Royal Mail

All Tools, Selected Irrigation & Lifestyle Acessories

Delivery By Us

All Plants, Niwaki Ladders, Pots & Selected Irrigation

Collect From Our Nursery

Anything From Our Online Shop ~ We'll Help You Load It

Consult Our Team

Unsure About Your Order? We Can Help

Melianthus major (Honey Bush)

Great big bluey-grey saw edged evergreen leaves, dark red flower spikes and a strong aroma of peanut butter. It prefers plenty of light and reasonably well drained soil. In colder gardens, it’ll get cut back by the frost but will re-grow in the spring. Always benefits from a bit of grooming from time to time – usually by just removing bent, brown and broken bits. In mild gardens where the frost doesn’t control its size, it might get too big and leggy after a couple of years so never hesitate to cut back to near ground level in the spring for a better, more compact looking plant.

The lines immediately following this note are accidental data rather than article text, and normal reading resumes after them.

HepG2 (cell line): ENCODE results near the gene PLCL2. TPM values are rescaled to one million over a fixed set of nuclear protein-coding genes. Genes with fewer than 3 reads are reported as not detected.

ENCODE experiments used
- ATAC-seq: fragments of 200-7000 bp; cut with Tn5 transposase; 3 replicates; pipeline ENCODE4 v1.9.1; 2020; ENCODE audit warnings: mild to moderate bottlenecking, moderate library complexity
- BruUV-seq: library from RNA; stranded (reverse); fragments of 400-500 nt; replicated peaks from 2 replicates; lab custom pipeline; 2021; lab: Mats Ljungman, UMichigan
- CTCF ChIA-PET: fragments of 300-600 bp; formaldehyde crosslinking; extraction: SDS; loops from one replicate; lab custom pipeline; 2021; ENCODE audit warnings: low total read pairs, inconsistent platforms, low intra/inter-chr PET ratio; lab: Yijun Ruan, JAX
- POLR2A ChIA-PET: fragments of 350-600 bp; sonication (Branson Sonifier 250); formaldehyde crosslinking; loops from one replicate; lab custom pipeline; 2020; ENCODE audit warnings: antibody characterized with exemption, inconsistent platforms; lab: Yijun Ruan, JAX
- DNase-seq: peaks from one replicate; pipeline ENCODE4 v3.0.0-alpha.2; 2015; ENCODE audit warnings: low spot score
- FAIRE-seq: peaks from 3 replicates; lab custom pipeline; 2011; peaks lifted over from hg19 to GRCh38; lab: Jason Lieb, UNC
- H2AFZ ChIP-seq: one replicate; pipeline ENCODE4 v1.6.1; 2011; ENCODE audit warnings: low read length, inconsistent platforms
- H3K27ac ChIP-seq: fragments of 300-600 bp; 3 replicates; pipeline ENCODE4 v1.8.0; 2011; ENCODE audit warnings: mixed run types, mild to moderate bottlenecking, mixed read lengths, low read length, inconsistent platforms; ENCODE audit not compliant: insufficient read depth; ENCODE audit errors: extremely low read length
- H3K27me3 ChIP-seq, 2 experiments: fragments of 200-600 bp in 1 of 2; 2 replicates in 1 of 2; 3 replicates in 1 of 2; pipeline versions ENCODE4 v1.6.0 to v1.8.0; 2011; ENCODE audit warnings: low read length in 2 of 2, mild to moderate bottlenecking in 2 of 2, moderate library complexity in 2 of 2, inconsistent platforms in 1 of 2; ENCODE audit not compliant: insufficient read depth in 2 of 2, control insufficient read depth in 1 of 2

This plant has the curious habit of putting on a noticeable growth spurt in the autumn – between October and December. Is that because it comes from South Africa and therefore thinks the autumn is the spring? If it does, it’s the only southern hemisphere plant I know of that behaves like that.

For information and ideas on winter protection go to Wrapping for Winter in the Glossary of Terms

Propagated by us by seed gathered in South Africa

Hardiness traffic light green

Hardiness level Red

Find out more

Hardy in Atlantic Seaboard gardens, The Channel Islands, gardens in Central London (and other large cities) and conservatories.

This is only meant as a guide; there are some plants with red labels that would only survive in extremely favoured spots such as The Isles of Scilly or coastal south-west Ireland.

We're always on hand to give advice about plants and their frost hardiness.

Please remember that these coloured labels are only a rough guide.

General Point about Plant Hardiness: The commonly held belief that it's better to 'plant small' is perfectly true with herbaceous plants, but not necessarily true with woody plants. They need some 'wood' on them to survive severe cold - so plants of marginal hardiness in very cold areas should really be planted LARGER, rather than smaller, wherever possible.